The aligner therapy was finished as planned. Then, the last aligner was worn as a retainer for 2 months before the appointment needed to prepare the teeth for the definitive fixed bridge. (Note: The decision to go with a fixed bridge, instead of an implant, was due to the fact that the patient did not want to wear a retainer after orthodontic therapy.)

The teeth were prepared for a 3-unit bridge, and then the provisional was placed and patient approval was achieved for shade, function, and aesthetics (Figure 9). Three weeks later, the final bridge, made of layered porcelain over a zirconia framework (Lava [3M ESPE]), was delivered using a self-adhesive resin cement (RelyX Unicem 2 [3M ESPE]). Very little occlusal adjustment was necessary, and the patient was very pleased with the overall functional and aesthetic results (Figure 10 and After Image).

Figure 7. Aligner (Invisalign [Align Technology]), with a pontic made from composite resin as a temporary. Figure 8. A pontic was fabricated in each new aligner using a flowable composite.
Figure 9. Provisional bridge was adjusted and approved by the patient. Figure 10. The completed fixed partial denture (bridge) (Lava [3M ESPE]).

Pre-prosthetic ridge augmentation in the aesthetic zone when the alveolar ridge is damaged or deficient is a procedure that is well accepted by patients. This pre-restorative work allows the clinician to deliver prostheses to patients that will consistently provide the best aesthetic results possible.7

The case presented here is a little unconventional, because it combined the healing phase of the ridge graft with the aligner therapy to make treatment time shorter. The Essix-type temporary ensured that there would be no pressure on the ridge while healing. And, by the time the bridge preparations were done, 7 months had gone by, ensuring stability of the grafted area. All treatment was completed in a period of 8 months.

The only other good alternative treatment would have been to place an implant-supported crown.8 However, taking into account the compromised ridge volume, mobility, and the need for stability of the adjacent teeth, permanent retention, and the risk of further bone loss from an additional surgical procedure, the fixed partial denture was the right choice, in the author’s opinion. This case has been followed for 2 years, and it has demonstrated excellent stability in all aspects.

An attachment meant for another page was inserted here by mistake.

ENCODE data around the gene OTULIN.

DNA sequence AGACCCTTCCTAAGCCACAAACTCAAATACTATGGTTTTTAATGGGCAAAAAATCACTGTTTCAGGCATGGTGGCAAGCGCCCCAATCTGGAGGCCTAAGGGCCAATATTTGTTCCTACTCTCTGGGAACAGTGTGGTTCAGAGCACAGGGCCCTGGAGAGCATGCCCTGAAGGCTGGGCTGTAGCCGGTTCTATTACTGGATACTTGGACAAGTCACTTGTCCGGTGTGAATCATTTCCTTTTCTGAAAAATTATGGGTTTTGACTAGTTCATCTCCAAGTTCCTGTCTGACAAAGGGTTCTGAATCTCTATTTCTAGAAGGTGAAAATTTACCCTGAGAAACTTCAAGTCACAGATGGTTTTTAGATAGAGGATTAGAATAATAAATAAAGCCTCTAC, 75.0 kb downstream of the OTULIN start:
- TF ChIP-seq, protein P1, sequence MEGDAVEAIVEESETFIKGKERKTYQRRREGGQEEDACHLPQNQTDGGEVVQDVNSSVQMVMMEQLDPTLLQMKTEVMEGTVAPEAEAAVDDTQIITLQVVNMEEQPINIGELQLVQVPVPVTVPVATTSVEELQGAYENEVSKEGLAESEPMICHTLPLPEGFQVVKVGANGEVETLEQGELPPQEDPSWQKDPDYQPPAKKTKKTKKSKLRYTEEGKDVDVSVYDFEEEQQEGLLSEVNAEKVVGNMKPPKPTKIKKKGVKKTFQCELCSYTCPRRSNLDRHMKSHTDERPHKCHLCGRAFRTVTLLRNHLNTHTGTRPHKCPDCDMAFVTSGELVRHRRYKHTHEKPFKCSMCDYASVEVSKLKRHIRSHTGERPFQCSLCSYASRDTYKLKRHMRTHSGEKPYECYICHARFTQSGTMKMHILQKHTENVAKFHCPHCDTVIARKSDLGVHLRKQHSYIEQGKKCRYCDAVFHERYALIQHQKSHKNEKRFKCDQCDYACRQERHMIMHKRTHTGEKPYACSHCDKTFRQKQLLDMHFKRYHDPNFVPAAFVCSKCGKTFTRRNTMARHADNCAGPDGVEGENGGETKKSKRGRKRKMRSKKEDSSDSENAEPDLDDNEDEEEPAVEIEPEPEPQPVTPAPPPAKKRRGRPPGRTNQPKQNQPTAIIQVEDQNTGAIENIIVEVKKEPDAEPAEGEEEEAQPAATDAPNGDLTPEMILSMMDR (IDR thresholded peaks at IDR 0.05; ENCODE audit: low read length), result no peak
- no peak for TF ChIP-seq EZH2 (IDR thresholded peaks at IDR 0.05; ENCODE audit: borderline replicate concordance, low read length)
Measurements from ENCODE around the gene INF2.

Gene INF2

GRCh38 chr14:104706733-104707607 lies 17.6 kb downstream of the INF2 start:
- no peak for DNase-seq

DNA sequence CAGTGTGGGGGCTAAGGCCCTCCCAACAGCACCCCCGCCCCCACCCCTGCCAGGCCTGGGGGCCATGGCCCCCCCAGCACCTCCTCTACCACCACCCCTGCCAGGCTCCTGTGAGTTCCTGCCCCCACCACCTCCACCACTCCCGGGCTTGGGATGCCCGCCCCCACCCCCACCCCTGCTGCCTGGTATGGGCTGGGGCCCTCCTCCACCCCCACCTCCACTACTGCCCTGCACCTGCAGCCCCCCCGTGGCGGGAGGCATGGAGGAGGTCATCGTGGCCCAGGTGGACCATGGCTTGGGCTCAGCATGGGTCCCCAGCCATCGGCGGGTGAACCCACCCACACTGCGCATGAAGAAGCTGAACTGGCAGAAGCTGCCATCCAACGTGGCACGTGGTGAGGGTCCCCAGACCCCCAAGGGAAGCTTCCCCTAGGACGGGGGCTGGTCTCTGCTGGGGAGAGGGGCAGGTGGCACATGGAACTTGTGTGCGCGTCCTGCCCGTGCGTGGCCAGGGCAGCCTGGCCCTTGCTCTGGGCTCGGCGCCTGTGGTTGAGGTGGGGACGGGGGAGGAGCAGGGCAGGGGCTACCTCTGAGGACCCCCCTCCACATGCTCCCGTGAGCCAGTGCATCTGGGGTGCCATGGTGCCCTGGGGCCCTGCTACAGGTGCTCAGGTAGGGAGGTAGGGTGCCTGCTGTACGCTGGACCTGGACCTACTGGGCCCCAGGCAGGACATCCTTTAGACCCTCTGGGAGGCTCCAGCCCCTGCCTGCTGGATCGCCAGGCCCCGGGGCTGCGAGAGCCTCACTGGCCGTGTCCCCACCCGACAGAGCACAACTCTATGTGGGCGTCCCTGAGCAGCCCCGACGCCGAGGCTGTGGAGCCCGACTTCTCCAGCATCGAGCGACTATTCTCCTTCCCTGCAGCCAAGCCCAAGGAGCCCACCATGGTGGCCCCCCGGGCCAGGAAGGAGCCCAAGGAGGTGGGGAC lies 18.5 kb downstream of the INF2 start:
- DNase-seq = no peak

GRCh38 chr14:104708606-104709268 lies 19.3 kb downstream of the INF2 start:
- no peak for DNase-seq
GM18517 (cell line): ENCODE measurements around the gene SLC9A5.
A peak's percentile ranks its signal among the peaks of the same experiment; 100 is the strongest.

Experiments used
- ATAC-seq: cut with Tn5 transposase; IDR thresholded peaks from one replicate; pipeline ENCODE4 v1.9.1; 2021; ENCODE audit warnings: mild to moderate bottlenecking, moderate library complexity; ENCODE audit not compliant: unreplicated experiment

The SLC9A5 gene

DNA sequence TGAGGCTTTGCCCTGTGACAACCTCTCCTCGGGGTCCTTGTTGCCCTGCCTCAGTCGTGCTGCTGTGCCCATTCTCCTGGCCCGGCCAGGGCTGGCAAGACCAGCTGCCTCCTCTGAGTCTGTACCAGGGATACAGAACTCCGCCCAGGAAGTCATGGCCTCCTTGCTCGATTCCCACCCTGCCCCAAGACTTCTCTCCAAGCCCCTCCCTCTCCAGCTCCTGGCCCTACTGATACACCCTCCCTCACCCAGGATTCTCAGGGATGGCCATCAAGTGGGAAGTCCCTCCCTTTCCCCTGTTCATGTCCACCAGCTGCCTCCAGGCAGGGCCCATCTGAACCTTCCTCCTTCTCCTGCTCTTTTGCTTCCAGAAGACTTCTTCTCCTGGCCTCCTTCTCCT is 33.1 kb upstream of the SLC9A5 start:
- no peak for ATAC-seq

1. Wang HL, Kiyonobu K, Neiva RF. Socket augmentation: rationale and technique. Implant Dentistry. 2004;13:286-296.
  2. Iasella JM, Greenwell H, Miller RL, et al. Ridge preservation with freeze-dried bone allograft and a collagen membrane compared to extraction alone for implant site development: a clinical and histologic study in humans. J Periodontol. 2003;74:990-999.
  3. Horowitz R, Holtzclaw D, Rosen PS. A review on alveolar ridge preservation following tooth extraction. J Evid Based Dent Pract. 2012;12(suppl 3):149-160.
  4. Kokich VG, Spear FM, Kokich VO. Maximizing anterior esthetics: an interdisciplinary approach to esthetics and orthodontics. In: McNamara JA, ed. Craniofacial Growth Series. Ann Arbor, MI: Center for Human Growth and Development; 2001.
  5. Neiva RF. Ridge preservation procedures. Todays FDA. 2013;25:44-47.
  6. Boyd RL. Periodontal and restorative considerations with clear aligner treatment to establish a more favorable restorative environment. Compend Contin Educ Dent. 2009;30:280-288.
  7. Urban IA, Jovanovic SA, Lozada JL. Vertical ridge augmentation using guided bone regeneration (GBR) in three clinical scenarios prior to implant placement: a retrospective study of 35 patients 12 to 72 months after loading. Int J Oral Maxillofac Implants. 2009;24:502-510.
  8. Mahesh L, Salama MA, Kurtzman GM, et al. Socket grafting with calcium phosphosilicate alloplast putty: a histomorphometric evaluation. Compend Contin Educ Dent. 2012;33:e109-e115.

Dr. Boudet is a 1980 graduate of the Medical College of Virginia Commonwealth University School of Dentistry in Richmond, Virginia. He is president of the board of the Atlantic Coast Dental Research Clinic in Palm Beach County, Fla, a nonprofit organization that offers continuing education for dentists, and currently co-chairs 2 courses. He is a Diplomate of the International Congress of Oral Implantologists, and his articles have been published in several dental journals. He is in private practice in West Palm Beach, Fla, and can be contacted through his website, boudetdds.com.

Disclosure: Dr. Boudet reports no disclosures.